Cannabis has been under the microscope for decades with evidence for it being both a potentially harmful and beneficial substance. With its legalisation for medicinal purposes, cannabis has been used to treat chronic pain, loss of appetite, seizures, and a number of other illnesses with varying levels of success. However, a recent review of cannabis research, published in the prestigious scientific journal Nature, has revealed that, while it may have medical benefits, repeated casual use may have harmful effects on the brain.
The researchers examined studies which specifically related to the effects of THC, the psychoactive component of cannabis, on the dopamine system of the brain. THC content of medicinal cannabis products varies according to the illness being treated however, because of the psychoactive properties, it is the key ingredient that casual users are interested in. Of particular relevance here is the fact that the THC content of cannabis on the street has increased at least 3-fold in the past 20 years. In their examination of the research, this team found that THC impacted the brain's dopamine system in a variety of different ways.
Dopamine has a number of different actions in the brain. It is involved in basic functions like our motor system and reward system, and higher cognitive functions including decision making and emotional regulation. These dopamine systems are kept in check by feedback mechanisms, which make sure that they're working effectively and not being under or over-stimulated.
THC alters the feedback processes of cells in dopamine systems. It affects the cells by binding to a cannabinoid receptor, which increases the creation and release of dopamine. In a single use case this produces short-term effects: stress relief, appetite stimulation, working memory problems, dysfunction of executive decision making, and loss of motivation. With chronic use the effect on the dopamine system becomes more severe and begins to impact the user at all times, not just when they are 'high'.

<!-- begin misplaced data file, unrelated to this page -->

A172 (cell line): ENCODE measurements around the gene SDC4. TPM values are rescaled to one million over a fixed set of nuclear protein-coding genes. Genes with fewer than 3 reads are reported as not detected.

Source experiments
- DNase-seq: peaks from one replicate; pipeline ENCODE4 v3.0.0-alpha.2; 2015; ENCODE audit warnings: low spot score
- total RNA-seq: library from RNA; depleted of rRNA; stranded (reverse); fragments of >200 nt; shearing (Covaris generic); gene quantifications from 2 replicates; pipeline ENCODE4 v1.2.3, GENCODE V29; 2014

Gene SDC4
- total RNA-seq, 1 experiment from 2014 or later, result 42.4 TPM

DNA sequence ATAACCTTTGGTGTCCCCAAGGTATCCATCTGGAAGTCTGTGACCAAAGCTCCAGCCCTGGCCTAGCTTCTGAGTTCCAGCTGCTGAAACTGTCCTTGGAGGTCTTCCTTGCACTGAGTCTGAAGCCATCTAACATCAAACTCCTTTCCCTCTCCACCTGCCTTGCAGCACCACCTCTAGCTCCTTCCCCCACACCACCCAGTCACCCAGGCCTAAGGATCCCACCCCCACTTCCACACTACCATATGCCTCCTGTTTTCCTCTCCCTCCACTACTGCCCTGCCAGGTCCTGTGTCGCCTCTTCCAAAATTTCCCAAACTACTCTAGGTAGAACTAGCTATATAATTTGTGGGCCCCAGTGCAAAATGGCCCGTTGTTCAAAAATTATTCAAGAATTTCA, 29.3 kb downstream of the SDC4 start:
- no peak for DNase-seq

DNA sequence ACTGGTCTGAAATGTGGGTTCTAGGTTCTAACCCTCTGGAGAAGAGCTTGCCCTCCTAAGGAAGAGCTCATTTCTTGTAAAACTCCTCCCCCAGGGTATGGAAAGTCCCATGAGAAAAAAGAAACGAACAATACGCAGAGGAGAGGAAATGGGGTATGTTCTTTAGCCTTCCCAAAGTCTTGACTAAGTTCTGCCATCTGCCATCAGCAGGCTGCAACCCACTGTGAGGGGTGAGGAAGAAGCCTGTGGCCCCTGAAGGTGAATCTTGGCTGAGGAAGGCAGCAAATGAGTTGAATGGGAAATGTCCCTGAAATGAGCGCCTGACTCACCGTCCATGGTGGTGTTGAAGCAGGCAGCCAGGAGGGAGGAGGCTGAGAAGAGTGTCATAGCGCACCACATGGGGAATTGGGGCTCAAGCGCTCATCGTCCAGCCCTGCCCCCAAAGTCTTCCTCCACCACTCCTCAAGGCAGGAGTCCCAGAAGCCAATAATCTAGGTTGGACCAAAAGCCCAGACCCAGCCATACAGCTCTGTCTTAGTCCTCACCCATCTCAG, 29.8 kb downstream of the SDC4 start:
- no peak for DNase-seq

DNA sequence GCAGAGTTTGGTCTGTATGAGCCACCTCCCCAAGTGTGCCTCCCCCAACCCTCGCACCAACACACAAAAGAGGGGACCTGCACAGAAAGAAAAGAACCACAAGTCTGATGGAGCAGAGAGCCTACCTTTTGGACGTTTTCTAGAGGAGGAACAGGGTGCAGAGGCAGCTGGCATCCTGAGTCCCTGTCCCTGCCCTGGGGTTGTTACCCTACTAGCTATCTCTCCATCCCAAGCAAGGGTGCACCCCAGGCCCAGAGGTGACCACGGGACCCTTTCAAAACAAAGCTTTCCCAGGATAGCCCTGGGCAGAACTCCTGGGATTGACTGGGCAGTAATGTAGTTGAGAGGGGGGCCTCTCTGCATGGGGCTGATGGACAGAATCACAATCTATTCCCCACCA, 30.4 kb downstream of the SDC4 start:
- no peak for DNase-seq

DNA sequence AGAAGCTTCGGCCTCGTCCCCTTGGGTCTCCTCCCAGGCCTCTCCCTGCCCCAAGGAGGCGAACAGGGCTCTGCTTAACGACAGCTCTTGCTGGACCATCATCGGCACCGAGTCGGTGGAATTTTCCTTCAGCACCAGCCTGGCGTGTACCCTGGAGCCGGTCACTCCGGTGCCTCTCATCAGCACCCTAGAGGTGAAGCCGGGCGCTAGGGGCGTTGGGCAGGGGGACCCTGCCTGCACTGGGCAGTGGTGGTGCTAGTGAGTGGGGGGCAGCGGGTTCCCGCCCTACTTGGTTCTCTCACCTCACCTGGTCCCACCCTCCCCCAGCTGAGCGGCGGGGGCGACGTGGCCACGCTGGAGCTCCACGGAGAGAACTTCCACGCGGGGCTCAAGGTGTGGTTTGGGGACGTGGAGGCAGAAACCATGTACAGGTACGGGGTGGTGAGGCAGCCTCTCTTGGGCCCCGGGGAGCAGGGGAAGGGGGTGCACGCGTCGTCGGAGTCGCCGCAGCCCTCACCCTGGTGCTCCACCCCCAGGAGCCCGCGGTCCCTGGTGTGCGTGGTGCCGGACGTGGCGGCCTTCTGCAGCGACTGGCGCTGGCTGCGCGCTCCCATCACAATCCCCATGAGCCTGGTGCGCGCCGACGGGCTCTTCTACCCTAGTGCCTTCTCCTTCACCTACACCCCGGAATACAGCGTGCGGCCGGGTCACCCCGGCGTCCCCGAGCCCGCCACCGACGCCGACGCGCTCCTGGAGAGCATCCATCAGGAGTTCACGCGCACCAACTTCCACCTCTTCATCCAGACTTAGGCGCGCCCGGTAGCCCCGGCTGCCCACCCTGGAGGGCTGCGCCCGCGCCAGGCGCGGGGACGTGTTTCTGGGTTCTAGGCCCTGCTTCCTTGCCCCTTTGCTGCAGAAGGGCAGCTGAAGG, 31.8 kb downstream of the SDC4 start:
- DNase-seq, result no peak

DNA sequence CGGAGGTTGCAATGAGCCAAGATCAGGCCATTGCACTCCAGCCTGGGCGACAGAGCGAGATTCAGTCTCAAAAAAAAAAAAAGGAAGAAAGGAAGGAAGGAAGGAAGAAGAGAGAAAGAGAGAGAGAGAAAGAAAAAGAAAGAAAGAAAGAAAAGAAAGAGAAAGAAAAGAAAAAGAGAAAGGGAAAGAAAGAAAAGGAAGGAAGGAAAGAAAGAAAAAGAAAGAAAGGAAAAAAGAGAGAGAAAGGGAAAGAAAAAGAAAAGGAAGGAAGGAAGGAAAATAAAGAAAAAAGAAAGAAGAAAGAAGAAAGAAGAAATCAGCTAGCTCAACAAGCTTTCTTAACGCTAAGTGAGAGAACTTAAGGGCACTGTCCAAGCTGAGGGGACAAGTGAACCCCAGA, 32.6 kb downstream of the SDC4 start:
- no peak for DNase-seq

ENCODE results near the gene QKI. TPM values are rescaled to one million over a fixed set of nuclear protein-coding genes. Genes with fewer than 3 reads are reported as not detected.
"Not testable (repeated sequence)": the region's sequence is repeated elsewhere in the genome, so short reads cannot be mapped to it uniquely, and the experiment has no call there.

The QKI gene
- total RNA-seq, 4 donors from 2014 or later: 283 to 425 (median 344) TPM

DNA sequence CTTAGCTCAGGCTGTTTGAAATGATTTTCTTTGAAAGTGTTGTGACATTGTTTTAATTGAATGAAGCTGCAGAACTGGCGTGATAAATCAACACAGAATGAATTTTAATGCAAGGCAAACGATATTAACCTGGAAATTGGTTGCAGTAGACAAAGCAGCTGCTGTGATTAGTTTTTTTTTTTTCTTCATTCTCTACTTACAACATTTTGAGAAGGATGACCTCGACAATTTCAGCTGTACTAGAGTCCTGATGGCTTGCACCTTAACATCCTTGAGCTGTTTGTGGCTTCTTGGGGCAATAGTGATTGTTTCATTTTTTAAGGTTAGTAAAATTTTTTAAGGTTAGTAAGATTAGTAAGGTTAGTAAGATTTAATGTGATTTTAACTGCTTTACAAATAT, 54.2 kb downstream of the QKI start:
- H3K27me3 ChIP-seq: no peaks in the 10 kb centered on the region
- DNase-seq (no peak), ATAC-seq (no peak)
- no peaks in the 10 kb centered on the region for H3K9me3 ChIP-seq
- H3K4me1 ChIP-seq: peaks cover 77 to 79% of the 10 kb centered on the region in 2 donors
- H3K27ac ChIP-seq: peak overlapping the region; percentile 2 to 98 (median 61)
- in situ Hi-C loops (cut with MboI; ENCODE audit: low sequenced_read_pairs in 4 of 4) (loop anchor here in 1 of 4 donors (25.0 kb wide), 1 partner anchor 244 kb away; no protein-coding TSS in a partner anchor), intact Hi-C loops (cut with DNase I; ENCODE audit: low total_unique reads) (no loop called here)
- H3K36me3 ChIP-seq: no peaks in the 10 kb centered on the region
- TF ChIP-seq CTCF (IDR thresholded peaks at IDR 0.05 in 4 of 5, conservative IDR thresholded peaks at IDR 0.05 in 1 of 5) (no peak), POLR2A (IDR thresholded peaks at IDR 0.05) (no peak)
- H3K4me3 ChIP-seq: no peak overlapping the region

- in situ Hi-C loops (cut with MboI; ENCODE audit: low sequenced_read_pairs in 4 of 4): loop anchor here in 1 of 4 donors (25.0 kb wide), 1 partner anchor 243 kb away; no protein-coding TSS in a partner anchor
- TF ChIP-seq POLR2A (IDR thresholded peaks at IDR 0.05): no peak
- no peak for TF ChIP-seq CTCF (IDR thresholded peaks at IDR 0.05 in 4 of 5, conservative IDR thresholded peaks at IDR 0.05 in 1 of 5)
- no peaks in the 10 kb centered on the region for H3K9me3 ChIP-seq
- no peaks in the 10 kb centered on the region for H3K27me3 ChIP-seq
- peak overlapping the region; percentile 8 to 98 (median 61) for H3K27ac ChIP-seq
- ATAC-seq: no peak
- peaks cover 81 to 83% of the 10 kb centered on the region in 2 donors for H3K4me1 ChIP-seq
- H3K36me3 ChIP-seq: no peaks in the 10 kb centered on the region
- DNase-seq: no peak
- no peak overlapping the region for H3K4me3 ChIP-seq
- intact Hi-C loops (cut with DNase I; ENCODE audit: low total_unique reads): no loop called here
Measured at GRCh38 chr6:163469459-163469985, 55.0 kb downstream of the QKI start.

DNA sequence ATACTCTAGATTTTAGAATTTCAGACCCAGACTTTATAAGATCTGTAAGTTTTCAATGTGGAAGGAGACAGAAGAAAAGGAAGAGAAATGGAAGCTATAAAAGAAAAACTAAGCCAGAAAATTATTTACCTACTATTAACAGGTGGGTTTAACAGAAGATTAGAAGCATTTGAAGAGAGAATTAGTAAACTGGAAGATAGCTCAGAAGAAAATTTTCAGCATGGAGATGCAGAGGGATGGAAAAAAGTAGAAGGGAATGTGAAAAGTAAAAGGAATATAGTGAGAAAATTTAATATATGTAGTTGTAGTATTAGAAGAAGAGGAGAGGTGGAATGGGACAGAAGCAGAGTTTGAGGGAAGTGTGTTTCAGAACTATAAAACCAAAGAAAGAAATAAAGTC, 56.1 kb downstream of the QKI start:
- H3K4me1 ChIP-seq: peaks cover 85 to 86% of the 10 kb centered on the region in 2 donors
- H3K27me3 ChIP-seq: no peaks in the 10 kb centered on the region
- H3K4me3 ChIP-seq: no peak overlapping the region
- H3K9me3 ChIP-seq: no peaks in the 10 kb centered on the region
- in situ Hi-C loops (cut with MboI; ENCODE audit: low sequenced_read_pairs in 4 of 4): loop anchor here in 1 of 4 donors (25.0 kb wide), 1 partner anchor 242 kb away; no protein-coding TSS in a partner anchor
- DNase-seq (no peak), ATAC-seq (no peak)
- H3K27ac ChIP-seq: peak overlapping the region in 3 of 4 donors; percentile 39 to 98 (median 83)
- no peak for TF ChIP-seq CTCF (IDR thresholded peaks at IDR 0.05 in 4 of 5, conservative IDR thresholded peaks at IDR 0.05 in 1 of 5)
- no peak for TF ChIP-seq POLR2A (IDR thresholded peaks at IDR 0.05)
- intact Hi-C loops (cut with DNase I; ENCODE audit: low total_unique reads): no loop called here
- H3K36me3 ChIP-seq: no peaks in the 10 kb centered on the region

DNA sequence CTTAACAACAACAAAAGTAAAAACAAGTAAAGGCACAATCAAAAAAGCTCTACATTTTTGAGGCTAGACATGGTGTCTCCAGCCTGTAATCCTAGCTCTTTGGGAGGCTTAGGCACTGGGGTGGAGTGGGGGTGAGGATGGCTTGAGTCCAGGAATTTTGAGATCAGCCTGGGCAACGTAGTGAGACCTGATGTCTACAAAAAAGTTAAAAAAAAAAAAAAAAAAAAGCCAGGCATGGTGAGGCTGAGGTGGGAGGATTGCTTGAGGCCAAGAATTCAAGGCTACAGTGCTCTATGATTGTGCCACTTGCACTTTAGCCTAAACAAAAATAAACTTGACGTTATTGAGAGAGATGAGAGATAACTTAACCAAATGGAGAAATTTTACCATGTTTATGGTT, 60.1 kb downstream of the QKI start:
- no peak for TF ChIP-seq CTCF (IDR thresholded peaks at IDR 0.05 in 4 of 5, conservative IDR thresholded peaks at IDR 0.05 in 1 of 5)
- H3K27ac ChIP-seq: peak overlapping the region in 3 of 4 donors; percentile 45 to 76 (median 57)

With sustained use the brain adapts. The dopamine system attempts to desensitize to counterbalance these floods of dopamine. This is called blunting, as it reduces the precision of the systems it affects. Rewards become less rewarding, motor function becomes less precise, memory is impaired, motivation is reduced, and on top of that it becomes more difficult to emotionally regulate and users will begin to experience more negative emotions. The effects of chronic use are also exacerbated by normal problems like stress and sleeplessness, resulting in a wide-reaching but relatively subtle loss of function.
It isn't all bad news. The research suggests that with time these effects can be reversed. Once an individual stops ingesting THC their brain begins to recover, eventually restoring the dopamine system to the level of sensitivity it had prior to chronic THC use. It's important to note that THC isn't killing brain cells, it's just changing how they work, and so long as those cells survive there is hope for recovery. There is always the risk, however, that changes caused by THC will set-off a chain of events and result in pathological brain changes.
Can marijuana kill you? No, not at normal dose levels, but depending on the amount of THC that the marijuana contains, it can be harmful. For those using cannabis for medical reasons this has to be weighed against the potential benefits, as with all medications. Luckily, for some of those conditions THC content can be reduced without reducing the effectiveness of treatment.
Cannabis is not a neutral substance. It can be beneficial and it can be harmful. As more research emerges, however, it becomes clearer and clearer that sustained recreational use of marijuana, especially when it has the high levels of THC now available, can produce long-term changes in brain function.
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